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Lobby opposes State plan to hike Sacco deposit tax

By Lee Mwiti | Sep 6th 2018 | 2 min read
By Lee Mwiti | September 6th 2018

Commissioner for Cooperative Development Mary Mungai addressing delegates during the Kenya union of Savings and Credit Cooperatives (Kusco) Limited 30th Annual delegates meeting at Nairobi's Crowne Plaza Hotel. She assured members that Sasra will not be merged with other financial regulating institutions. [PHOTO: BONIFACE OKENDO/STANDARD]

Saccos have opposed the Government’s plan to hike a levy on member’s deposits.

The Sacco Deposit Levy (Amendment) Order 2018, which is being pushed by the National Treasury, proposes to increase the Sacco Societies Deposit Levy rate from 0.1 per cent to 0.125 per cent.

The levy is then supposed to go up progressively to 0.15 per cent next year and 0.175 per cent in 2022 and beyond.

According to Commissioner for Cooperatives Mary Mungai, the increase in the levy is expected to fund the cooperative movement’s regulator, the Sacco Societies Regulatory Authority (Sasra).

Sacco-held deposits fund 60 per cent of Sasra’s annual budget while the other 40 per cent comes from the exchequer.

The intended increase in the deposit levy intends to ensure that Sasra is fully funded by sacco members’ deposits.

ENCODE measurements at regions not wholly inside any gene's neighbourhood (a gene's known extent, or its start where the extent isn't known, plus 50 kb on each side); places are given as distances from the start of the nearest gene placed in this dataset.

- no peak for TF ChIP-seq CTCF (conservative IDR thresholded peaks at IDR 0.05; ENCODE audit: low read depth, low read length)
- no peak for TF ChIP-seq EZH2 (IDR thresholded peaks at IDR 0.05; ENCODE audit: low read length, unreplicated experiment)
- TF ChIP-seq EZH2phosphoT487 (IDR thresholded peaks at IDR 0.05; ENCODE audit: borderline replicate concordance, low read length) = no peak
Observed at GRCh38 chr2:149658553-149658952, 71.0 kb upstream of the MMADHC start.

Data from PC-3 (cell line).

“The Treasury policy on funding semi-autonomous agencies requires that the Government funds the agencies during their first three years and that the businesses being regulated fund the agencies from the fourth year onwards through levies and fees,” said Ms Mungai in an interview.

The other argument being given by Treasury is that the growth in licensed saccos from 98 in 2011 to 176 in 2016 had increased pressure on Sasra’s resources.

Mungai said the increase in the levy was necessary to ensure financial sustainability for the regulator to carry out its mandate effectively and efficiently.

Borrow less

But the sacco industry lobby, the Kenya Union of Savings and Credit Co-operatives (Kuscco), said the rise in the levy on deposits would lead to increased cost of borrowing, making it harder for sacco members holding low deposits to borrow at an affordable cost.

Kuscco Chairman George Magutu said the increase would see members borrow less and save less, which would be bad for the economy.

He said it would also lead to reduced capital adequacy ratio for saccos as they would aim to minimise the level of deposits on the specified day the levy is to be paid as that is the easiest way to reduce the levy payable.

“Sasra’s argument that it needs to replace Government funding with levy funding is unfounded and has no legal backing,” said Mr Magutu in a statement.

“All public agencies are entitled to Government funding and the Sacco Societies Act provides guidelines on the authority’s financial management. Kuscco does not accept that the Government plans to withdraw this funding.”

According to figures from Sasra, saccos hold Sh307 billion in members’ deposits.

They also have an asset base of Sh442.9 billion and an estimated 3.6 million members.


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